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New To This Chat - PTSD From Family Death

Discussion in 'General' started by mollyb2, Nov 16, 2005.

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  1. mollyb2

    mollyb2 New Member

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    I am new to this forum and hope to get some support. I would love to speak to someone that has similar situation as me. I lost my father when i was 14 years old. Very unexpectedly. He had a heart attack and found out later that he had a birth defect in his heart. One of his main artories was the size of the tip of a pencil.

    When he died i did not cry. I shut everyone i love out and did not grieve. The year following his death is a blurr. All i remember are bad times.

    Two years ago i had a person close to my family die the same way my dad did and had the same birth defect. After that i started getting panic attacks and feeling like i was going to die everyday. I have been suffering off and on from anxiety and panic since i was 19. But this time was different. I started going to a counselor and realized i did not grieve my dad.

    I got better, but 2 months ago i had another trigger. It was a normal night and our power went out out of no where. I was a stress out that day anyway from work so it affected me very hard. I thought that i had died. I remember trying to make my way through my house and i was screaming for my husband who was asleep. It was the worse feeling i had ever had in my life, beside the night my dad died. Since then i have been feeling the fear of death everyday. So i started going back to the counselor.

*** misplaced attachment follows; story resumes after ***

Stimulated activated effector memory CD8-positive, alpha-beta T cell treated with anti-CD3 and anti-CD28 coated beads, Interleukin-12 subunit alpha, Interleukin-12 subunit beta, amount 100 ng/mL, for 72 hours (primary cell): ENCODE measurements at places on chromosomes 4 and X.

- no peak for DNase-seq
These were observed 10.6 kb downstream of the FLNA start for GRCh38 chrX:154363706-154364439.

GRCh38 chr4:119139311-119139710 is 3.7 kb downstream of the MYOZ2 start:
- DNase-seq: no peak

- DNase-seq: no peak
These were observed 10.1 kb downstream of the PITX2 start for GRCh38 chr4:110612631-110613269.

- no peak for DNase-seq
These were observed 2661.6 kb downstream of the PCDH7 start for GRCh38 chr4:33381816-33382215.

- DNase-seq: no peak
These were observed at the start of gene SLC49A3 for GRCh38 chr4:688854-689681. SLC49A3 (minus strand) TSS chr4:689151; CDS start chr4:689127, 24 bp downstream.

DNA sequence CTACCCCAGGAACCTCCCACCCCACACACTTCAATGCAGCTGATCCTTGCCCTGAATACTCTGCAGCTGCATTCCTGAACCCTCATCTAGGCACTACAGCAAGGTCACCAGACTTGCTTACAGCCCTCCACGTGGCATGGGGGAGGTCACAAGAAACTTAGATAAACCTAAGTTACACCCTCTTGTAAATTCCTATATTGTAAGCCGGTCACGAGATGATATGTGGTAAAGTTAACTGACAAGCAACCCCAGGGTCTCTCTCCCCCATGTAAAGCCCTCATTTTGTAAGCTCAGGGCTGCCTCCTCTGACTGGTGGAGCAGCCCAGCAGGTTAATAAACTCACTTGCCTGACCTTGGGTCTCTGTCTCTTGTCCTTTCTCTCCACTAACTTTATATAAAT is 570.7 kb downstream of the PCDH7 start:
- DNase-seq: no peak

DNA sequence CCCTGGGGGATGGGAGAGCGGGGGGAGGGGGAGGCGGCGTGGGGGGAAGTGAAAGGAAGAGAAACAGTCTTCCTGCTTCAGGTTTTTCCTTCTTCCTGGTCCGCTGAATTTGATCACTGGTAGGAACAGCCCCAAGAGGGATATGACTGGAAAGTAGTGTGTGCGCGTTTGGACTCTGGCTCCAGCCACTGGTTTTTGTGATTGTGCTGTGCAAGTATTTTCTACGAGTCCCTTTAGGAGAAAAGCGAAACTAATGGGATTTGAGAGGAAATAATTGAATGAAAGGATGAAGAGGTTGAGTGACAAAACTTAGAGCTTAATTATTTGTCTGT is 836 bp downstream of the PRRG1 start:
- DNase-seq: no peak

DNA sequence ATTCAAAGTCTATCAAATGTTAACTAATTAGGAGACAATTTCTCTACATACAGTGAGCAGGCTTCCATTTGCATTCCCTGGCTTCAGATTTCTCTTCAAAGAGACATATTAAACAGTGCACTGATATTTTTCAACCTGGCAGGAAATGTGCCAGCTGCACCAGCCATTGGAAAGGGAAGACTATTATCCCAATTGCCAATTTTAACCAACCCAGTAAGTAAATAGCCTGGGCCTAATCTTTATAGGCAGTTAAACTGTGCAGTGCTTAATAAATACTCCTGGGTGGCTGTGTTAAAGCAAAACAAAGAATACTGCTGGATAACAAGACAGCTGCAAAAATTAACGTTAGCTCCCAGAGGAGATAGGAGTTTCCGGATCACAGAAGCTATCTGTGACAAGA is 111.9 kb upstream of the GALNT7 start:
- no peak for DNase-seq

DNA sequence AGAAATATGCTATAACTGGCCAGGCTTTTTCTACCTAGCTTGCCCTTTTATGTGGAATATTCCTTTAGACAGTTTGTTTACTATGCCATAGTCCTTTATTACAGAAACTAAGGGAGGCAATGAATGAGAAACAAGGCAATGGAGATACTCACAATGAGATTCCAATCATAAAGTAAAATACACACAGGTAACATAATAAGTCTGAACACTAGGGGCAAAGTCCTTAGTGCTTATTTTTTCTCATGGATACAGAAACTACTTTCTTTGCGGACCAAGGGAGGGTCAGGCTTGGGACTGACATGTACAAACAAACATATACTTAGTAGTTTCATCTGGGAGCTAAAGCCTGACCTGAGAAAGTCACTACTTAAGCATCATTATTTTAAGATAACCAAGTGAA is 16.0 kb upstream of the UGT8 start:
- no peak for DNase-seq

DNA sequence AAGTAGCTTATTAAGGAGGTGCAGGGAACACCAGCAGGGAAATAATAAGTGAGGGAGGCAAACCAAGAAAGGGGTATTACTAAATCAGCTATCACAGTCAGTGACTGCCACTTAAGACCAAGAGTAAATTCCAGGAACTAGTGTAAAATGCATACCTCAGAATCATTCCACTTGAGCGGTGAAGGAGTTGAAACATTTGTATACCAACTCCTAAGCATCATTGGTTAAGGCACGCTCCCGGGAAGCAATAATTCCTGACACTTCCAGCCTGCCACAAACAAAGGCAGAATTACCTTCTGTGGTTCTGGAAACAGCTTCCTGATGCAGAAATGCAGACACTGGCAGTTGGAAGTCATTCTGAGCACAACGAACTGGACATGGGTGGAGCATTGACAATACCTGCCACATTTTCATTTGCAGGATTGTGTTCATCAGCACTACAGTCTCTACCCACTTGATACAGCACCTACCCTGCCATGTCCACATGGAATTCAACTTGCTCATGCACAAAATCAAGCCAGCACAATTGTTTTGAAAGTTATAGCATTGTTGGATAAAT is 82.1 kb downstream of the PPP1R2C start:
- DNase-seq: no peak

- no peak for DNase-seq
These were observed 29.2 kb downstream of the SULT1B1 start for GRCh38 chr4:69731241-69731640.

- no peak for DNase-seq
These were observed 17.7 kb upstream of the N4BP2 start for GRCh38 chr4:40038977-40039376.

This time is has been more intense. I started feeling some disasociation and i hate that feeling. I am getting better now, now that i am back on my meds, but i still have that little bit of fear that i am going to go crazy and never come out of it.

    It has been difficult for me latley because i a slow at work and sit in an office by myself, so my mind thinks about stuff all day.

    I just would like someone to talk to, because i have a lot to say and need someone that has experienced something similar. :eek:
     
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  3. anthony

    anthony Renovation Aficionado Founder

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    Hi Molly, and welcome. I know its always hard to start the ball rolling, but it sounds like you are doing things. I lost my eldest brother when I was only 17 years of age, who was electricuted during work. Myself and all my brothers are electricians by trade, my father also. I cried once at my brothers funeral, and that was it. My younger years, in conjunction with my military service, has affected me in one way or another. Accepting I had PTSD was the hardest thing to deal with, off all my life so far.

    The fear of going crazy is what we all suffer I think, at some point or another. Whilst I am actually typing this now, I am having a pretty bad day. Those with PTSD know what I'm talking about. My wife had to come home early to look after our bub, because when I'm like this, I'm not capable of doing much at all. Reading this from you actually made me realize something! That I need to fix myself in a hurry. Not the long term solution, but the now solution... hence, here I am.

    Anxiety, depression and panic, I think everyone here knows what your talking about, as we all suffer one or all of them at points in our life. Its very positive to hear that you have taken yourself to a counsellor for help... just to get things off your chest. Maybe your a little depressed at present also, hence the lack of motivation at work. This was one of my biggest faults in my last weeks when working. I knew I wasn't doing what I had to, but I just physically and mentally couldn't achieve much at all, as I had too much on my mind. Actually, my mind pretty much runs in overdrive still.

    I think your doing better than some currently, as here you are, ready to talk about the problems. Please unload and let us help you, as much as we can. Most of us here have been through similar occurances, or can relate to the symptom you have. How you get the symptoms is really irrelevant, as when you have them, we all do the same things.